Scouting Report: Marlon Humphrey, CB, Alabama

Marlon Humphrey, CB, Alabama

6’1 196 lbs.




Tape Viewed: 2015 vs. Clemson, 2016 vs. USC, 2016 vs. Auburn, 2016 vs. Texas A&M



Humphrey is an absolute pleasure to watch at the cornerback position. He may not have taken a pro snap yet, but professional may be the best way to describe how he plays the game of football. He combines sound technique with natural instincts and a tenacity that stretches right to the whistle on every play.

The first thing you notice about Humphrey is his NFL-ready stature. He has the height and weight teams crave at number one corner. Humphrey possesses a good balance of man and zone coverage abilities, looking comfortable at any position, during any point of the game.

Humphrey boasts an all-around skill set as both a coverage player and eager run-supporter. He brings a nasty streak to his tackles, especially in swarm tackles when the play is stalled. Humphrey will contribute as a starter from day one on an NFL field, and will flourish into an elite player at his position within three years.




Play Recognition: 9 out of 10


Against A&M, they were trying this bubble screen out of a stack two-receiver set, they tried the screen twice, then had receiver Josh Reynolds go downfield out of the same set, followed by another screen. Result of those four plays? -6 yards, a forced fumble, and an interception. Humphrey can absolutely dial in on his diagnose and shows that ability regularly.


Speed: 4 out of 5


Auburn tested Humphrey’s downfield coverage early and often, with fly patterns against his press coverage, he allowed zero receptions, but slight downfield separation. No other issues with speed show up on tape, and he showed exceptional functional speed in chasing down USC running back Ronald Jones from behind to limit a big gain.


Mirroring: 10 out of 10


Time and again on tape, Humphrey shows impressive ability to run with receivers all over the field.


Pursuit: 5 out of 5


Humphrey constantly uses his plus athleticism to disrupt plays, even those where his receiver isn’t targeted. In the 2015 National Championship against Clemson, Humphrey was forced to cover roughly 45 yards between two receivers, the moment QB DeShaun Watson unloaded the ball, Humphrey sprinted back to help the safety in coverage, covering about 20 of those yards to force an incomplete pass in the endzone.


Man: 14 out of 15


The best way to describe him in man is sticky. He likes to use his hands to feel the receiver’s directional changes, and may draw flags at the next level because of that. That’s really the only knock I could find.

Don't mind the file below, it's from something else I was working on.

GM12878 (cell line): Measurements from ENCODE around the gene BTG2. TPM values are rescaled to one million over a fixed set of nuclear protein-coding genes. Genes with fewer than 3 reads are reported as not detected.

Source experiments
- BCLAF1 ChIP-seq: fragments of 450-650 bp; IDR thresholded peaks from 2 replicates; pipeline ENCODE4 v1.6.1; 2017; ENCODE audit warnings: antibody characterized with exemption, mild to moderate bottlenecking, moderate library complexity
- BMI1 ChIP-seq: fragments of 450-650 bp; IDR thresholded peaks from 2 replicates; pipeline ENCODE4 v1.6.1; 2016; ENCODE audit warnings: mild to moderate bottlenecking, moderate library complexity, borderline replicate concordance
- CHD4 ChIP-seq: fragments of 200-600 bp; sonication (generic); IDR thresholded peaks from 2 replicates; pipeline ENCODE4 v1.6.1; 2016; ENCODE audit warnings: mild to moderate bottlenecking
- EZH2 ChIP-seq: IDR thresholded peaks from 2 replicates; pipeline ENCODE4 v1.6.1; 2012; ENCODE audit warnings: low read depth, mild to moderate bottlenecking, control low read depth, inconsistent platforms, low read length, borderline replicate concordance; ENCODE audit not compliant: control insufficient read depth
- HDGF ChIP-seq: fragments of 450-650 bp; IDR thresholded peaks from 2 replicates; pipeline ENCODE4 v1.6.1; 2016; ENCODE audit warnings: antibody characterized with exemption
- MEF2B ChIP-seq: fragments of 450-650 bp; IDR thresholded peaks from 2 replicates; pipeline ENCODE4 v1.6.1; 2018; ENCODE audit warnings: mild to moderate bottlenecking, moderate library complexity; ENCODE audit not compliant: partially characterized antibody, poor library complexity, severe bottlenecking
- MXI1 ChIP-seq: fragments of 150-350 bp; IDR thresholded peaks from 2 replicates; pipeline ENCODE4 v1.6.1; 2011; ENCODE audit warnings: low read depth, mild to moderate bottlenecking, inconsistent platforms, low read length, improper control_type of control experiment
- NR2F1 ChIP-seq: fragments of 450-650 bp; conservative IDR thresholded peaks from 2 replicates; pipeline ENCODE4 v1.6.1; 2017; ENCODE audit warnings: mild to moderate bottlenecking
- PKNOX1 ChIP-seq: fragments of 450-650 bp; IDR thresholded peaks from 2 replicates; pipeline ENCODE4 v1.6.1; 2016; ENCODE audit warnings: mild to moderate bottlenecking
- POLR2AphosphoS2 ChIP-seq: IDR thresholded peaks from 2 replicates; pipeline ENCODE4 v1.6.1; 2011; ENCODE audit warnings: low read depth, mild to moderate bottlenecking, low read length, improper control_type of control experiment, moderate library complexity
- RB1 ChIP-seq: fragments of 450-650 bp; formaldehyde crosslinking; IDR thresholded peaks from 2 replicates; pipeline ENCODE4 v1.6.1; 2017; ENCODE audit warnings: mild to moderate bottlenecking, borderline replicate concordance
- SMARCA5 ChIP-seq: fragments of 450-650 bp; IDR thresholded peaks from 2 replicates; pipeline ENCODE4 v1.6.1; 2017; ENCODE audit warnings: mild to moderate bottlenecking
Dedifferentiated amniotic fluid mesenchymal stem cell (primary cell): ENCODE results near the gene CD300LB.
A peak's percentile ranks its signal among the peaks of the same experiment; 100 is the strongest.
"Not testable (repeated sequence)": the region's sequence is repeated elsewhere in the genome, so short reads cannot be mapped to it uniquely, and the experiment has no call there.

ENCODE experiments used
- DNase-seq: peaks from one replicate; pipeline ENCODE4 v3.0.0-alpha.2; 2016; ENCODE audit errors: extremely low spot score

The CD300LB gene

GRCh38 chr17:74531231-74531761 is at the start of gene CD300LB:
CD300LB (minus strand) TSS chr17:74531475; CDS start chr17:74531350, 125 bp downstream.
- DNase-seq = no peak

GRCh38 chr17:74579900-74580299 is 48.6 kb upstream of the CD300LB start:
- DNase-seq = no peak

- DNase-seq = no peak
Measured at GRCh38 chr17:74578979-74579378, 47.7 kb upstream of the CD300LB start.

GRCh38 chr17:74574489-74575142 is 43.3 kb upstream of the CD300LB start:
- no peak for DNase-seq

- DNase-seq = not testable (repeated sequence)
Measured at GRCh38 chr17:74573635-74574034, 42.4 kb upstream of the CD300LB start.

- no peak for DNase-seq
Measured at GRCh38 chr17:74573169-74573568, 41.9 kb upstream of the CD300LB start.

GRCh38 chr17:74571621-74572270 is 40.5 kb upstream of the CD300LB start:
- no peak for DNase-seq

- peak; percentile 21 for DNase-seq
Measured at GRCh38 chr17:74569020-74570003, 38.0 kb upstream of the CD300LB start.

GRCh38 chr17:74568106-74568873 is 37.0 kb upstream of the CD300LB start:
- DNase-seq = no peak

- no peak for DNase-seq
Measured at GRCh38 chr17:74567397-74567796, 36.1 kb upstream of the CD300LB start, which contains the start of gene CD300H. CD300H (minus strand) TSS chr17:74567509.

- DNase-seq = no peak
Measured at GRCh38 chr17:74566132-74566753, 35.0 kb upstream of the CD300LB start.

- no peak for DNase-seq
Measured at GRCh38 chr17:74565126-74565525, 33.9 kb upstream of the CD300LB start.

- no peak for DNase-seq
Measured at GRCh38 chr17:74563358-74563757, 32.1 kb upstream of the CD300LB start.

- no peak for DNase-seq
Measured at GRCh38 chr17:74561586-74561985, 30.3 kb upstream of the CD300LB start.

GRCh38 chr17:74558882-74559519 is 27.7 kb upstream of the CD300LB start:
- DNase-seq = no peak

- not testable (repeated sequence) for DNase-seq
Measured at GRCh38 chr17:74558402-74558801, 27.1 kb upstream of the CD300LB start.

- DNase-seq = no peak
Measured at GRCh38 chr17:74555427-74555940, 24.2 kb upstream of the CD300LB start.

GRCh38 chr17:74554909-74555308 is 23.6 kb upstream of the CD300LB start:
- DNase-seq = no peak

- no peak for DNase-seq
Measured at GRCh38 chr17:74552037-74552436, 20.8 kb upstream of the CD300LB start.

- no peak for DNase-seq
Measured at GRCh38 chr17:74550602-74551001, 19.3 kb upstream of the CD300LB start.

Zone: 13 out of 15


While he’s clearly a man corner first, Humphrey looks like he can flourish in a Cover 2 scheme just as well. He understands the spacing concepts and uses anticipation well while reading the eyes of the quarterback.


Press: 4 out of 5


He looks like he loves to get physical at the line of scrimmage, but sometimes fails to get his bump, which has caused issues. That issue is scarce, however, and can be cleaned up with slightly better technique.


Tackle: 4 out of 5


Has a couple of missed tackles on tape, but is typically very reliable in this area, highlighted by those aforementioned screen plays against the Aggies.


Ball Skills: 4 out of 5


On tape, Humphrey did not drop any interceptable balls, which is exciting for his pro prospects, he has 8 career turnovers in 29 games in college (5 interceptions and 3 forced fumbles. The only slight knock is a relative lack of pass deflections.




Tackle: 3 out of 5


While Humphrey is an aggressor when the play is stalled on runs to the outside, he doesn’t like to mix it up on the inside runs, which could help in the long run in terms of his health.


Play Recognition: 4 out of 5


He’s so smart with the way he positions himself, regardless of the situation, when the play is moving forward, he places himself in the best angle to limit the gain, when the play is moving backward, he sprints upfield to help with the tackle, and when the play is moving outside, he’s a capable edge setter, but has slight leverage issues as shown by a punishing pancake block against Clemson.


Willingness: 4 out of 5


He shows a clear eagerness to help whenever a run gets out of hand, but as previously mentioned, doesn’t like to get involved on inside runs.




Injury: 8 out of 10


A hamstring injury that limited him in practice before the college football playoffs in 2016 could be a concern going forward.


Total Prospect Rating: 86/100


Pro Comparison: Xavier Rhodes, CB, Minnesota Vikings


NFL: Minnesota Vikings at Buffalo Bills

A little thicker than Humphrey but the same height, Rhodes is coming off a career year in which his stingy pass coverage and physical brand of play galvanized the third best pass defense in the NFL. Both Rhodes and Humphrey possess this physical nature and mean streak in both coverage and run support. Both also possess excellent ball skills to turn solid coverage into interceptions. Rhodes was solid from the get-go and has entered his prime relatively early, expect Humphrey to develop similarly.

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